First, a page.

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To access data, the address with the offset to the byte address can be used as shown in the following example:
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movf j + 1, w
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When working with constant values, instead of coming up with arithmetic operations to capture the byte data at speci c locations, you can use the LOW, HIGH, and UPPER operators (how they work is presented in Table 8.4).
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16-BIT OPERATIONS
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TABLE 8.4 OPERATOR
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OPERATION OF LOW, HIGH, AND UPPER MPASM OPERATORS DESCRIPTION MATHEMATICAL OPERATION
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LOW HIGH UPPER
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Return low byte (bits 7 0) of value Return bits 15 8 of value Return bits 21 16 of value
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One confusing aspect of MPLAB for me is the default of high/low data storage in the MPLAB simulator and MPASM. The low/high format works better for using application code and makes more sense to me (this is known as Intel format, and the reason why it makes sense to me is because of all the years I ve spent working with Intel processors). In addition, you will note that all 16-bit registers in the PIC microcontroller are de ned in low (byte/address) followed by high (byte/address) data format, so using this format in my coding keeps me consistent with the hardware registers built into the chip processor architecture. The preceding paragraph may be confusing for you, but let me explain exactly what I mean. If 16-bit data is saved in the high/low (what I think of as Motorola format, which is where I rst saw it), when 16-bit information is displayed in memory, it looks correct. For example, if 0x1234 was stored in high/low format staring at address 0x10, the le register display would show
0010 1234
which appears natural. If the data is stored in low/high (Intel) format, 0x1234 at 0x10 would appear as
0010 3412
which is somewhat confusing. I recommend storing data in low/high format for two reasons; the rst is that it makes logical sense saving the low value byte at the low address. The second reason is that in your career, you probably will work with more Intel-architected devices than Motorola devices, and you might as well get into the habit of mentally reversing the bytes now. The act of mentally reversing the two bytes becomes second nature very quickly, and I dare say that you will become very familiar and comfortable with it after working through just a few applications. When multibyte data is displayed in MPLAB watch windows, the default is in the high/low format. Make sure that when you add a multibyte variable to the window, you click on the low/high selection. Working with multibyte variables is not as simple as working with single-byte variables because the entire variable must be taken into account.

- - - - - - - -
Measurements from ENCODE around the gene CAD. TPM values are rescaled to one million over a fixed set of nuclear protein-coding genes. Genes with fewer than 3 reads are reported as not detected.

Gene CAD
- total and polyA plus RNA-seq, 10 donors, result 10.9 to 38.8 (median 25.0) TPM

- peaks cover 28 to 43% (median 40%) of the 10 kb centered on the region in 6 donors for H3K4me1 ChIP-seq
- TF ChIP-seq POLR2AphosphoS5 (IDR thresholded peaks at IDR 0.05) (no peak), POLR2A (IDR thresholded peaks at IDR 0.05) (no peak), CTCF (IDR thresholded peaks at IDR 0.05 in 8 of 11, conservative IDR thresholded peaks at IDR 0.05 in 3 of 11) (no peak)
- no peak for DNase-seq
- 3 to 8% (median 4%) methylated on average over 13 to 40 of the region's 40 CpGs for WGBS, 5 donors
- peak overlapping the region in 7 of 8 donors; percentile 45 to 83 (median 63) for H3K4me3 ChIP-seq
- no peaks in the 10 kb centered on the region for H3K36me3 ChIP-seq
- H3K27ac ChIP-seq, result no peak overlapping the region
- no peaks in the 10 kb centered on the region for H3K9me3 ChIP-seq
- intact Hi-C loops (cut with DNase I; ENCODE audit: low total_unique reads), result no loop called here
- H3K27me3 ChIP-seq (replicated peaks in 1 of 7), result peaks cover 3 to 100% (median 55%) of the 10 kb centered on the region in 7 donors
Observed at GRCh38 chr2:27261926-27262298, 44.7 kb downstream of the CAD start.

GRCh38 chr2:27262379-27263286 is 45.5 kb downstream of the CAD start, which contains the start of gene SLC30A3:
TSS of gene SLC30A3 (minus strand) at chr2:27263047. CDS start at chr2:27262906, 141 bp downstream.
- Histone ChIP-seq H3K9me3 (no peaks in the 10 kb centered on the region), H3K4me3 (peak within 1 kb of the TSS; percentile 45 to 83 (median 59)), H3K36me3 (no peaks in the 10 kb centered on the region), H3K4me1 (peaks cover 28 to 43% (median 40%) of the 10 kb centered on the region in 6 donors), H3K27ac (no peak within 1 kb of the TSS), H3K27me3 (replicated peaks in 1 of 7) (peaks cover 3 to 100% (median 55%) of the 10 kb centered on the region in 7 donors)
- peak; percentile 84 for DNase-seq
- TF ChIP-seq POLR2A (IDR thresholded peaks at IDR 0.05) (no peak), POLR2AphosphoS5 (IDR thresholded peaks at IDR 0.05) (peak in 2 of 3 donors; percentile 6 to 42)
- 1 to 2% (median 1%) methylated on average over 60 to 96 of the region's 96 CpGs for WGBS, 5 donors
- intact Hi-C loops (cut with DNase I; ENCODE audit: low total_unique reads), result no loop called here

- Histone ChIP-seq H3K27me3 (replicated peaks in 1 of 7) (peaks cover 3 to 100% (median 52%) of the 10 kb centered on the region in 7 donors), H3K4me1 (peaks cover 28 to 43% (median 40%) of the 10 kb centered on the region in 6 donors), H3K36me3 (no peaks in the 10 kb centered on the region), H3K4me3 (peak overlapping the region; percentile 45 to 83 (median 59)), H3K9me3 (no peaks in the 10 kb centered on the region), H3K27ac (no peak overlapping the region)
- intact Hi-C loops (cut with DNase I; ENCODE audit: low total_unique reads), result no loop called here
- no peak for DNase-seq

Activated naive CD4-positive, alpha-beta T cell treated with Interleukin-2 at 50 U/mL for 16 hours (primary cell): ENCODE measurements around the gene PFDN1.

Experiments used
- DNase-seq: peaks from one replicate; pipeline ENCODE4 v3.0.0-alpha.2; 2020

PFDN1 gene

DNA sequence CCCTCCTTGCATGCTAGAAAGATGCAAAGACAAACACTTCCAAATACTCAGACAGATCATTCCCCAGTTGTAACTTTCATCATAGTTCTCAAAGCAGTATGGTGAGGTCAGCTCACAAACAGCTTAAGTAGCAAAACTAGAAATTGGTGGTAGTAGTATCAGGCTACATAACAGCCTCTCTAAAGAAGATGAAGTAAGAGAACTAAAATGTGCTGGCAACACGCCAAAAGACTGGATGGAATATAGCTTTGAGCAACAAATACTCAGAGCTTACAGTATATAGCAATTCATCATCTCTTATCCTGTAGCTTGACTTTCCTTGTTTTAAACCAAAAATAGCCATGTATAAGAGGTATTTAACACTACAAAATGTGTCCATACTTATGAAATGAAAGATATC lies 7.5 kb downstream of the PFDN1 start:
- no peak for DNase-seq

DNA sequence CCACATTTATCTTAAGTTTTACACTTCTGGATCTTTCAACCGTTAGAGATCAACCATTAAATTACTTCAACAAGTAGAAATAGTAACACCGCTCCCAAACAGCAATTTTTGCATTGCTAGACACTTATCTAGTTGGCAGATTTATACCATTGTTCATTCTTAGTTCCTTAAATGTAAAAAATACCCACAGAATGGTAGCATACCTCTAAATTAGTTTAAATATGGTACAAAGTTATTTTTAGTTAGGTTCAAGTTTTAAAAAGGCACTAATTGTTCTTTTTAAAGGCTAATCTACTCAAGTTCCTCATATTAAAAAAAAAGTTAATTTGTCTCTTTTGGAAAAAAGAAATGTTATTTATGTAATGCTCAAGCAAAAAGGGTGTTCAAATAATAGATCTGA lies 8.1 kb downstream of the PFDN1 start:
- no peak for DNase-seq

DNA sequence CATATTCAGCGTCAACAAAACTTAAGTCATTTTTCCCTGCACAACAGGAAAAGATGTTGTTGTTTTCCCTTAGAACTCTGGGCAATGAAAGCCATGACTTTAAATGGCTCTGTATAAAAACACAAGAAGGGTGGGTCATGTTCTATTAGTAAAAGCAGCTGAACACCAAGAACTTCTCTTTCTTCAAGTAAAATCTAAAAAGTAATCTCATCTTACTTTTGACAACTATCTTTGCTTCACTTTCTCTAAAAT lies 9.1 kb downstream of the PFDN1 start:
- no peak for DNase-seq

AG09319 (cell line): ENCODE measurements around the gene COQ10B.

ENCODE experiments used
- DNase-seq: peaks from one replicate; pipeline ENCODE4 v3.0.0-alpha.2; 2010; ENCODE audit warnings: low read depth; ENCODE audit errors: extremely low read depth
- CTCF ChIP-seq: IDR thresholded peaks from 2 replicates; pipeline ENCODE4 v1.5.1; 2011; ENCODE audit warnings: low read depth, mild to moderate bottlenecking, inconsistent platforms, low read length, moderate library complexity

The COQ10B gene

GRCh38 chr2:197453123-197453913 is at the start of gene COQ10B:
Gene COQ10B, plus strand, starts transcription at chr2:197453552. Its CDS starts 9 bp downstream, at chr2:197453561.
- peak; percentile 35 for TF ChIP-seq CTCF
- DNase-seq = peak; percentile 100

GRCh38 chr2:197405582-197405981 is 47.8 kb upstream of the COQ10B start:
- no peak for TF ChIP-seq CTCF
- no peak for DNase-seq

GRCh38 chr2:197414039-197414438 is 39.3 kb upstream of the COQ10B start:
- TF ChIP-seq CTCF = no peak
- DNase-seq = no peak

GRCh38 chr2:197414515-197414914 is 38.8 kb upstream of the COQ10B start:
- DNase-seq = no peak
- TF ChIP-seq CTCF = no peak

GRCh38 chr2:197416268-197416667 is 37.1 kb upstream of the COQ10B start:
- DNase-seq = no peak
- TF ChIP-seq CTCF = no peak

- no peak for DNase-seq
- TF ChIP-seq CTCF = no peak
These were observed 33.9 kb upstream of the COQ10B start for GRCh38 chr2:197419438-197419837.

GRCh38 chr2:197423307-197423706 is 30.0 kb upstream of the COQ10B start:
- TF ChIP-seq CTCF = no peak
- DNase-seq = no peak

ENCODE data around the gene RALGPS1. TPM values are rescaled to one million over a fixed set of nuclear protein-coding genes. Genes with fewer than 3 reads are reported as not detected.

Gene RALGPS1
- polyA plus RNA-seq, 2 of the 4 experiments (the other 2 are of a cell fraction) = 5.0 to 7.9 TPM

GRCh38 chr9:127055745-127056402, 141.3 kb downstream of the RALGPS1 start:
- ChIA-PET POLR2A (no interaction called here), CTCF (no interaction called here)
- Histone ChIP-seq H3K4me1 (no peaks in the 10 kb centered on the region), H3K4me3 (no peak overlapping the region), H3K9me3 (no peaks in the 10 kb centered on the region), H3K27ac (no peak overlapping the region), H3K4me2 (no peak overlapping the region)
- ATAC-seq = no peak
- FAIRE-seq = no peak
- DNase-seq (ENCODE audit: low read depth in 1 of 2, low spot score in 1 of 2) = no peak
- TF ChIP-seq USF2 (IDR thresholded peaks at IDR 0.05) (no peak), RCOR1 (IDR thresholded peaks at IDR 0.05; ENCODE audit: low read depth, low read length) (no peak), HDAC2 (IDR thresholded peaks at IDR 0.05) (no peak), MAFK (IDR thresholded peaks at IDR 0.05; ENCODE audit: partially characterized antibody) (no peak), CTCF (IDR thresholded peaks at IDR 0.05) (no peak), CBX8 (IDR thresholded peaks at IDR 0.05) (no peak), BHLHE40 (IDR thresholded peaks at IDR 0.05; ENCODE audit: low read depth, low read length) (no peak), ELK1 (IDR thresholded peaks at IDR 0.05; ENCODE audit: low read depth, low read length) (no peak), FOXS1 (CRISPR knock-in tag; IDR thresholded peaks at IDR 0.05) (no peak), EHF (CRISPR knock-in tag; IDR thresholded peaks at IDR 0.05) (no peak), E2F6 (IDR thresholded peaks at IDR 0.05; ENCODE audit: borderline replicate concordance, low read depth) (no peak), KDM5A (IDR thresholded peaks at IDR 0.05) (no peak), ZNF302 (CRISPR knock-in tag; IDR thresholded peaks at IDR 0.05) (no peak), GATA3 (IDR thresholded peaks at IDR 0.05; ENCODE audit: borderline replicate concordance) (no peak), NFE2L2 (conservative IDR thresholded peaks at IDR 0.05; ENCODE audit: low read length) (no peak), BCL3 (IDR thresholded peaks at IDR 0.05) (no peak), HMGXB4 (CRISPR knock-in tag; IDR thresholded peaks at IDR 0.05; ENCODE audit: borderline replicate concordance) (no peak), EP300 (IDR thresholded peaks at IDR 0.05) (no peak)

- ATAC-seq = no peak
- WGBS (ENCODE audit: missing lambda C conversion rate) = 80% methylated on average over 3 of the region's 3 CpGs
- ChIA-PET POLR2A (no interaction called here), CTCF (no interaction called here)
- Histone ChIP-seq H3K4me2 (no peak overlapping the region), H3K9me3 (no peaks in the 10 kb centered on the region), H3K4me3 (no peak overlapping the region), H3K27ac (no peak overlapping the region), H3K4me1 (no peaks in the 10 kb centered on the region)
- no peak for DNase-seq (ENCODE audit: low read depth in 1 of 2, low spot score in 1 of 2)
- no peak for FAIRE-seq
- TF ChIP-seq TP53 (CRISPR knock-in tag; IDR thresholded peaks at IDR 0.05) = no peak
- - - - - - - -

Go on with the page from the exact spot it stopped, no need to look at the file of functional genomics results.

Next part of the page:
ASSEMBLY-LANGUAGE SOFTWARE TECHNIQUES
For example, when incrementing a byte, the only considerations are the value of the result and the zero ag. This can be implemented quite easily for a 16-bit variable:
incf LOW variable, f btfsc STATUS, Z incf HIGH variable, f
Addition with two 16-bit variables becomes much more complex because along with the result, the zero, carry, and digit carry ags must be involved as well. This code correctly computes the 16-bit result and correctly sets the zero and digit carry ags. Unfortunately, it requires ve more instructions than a simple case and does not set carry correctly. To set carry correctly, a temporary variable and 20 instructions are required:
clrf movf addwf movwf btfsc bsf movf addwf movwf btfsc goto incf btfsc bsf movf addwf xorwf bcf btfsc bcf Temporary HIGH A, w HIGH B, w HIGH C, w STATUS, C Temporary, 0 LOW A, w LOW B, w LOW C STATUS, C $ + 6 HIGH C, f STATUS, Z Temporary, 0 LOW A, w LOW B, w LOW C, w STATUS, C Temporary, 0 STATUS, C
This level of delity is not often required. Instead, you should pick the multibyte operation that provides you with the result that you need. In the appendices I present routines that provide the correct 16-bit result, but the STATUS ags will not be correct for the result. For correct ags, more code will be required.
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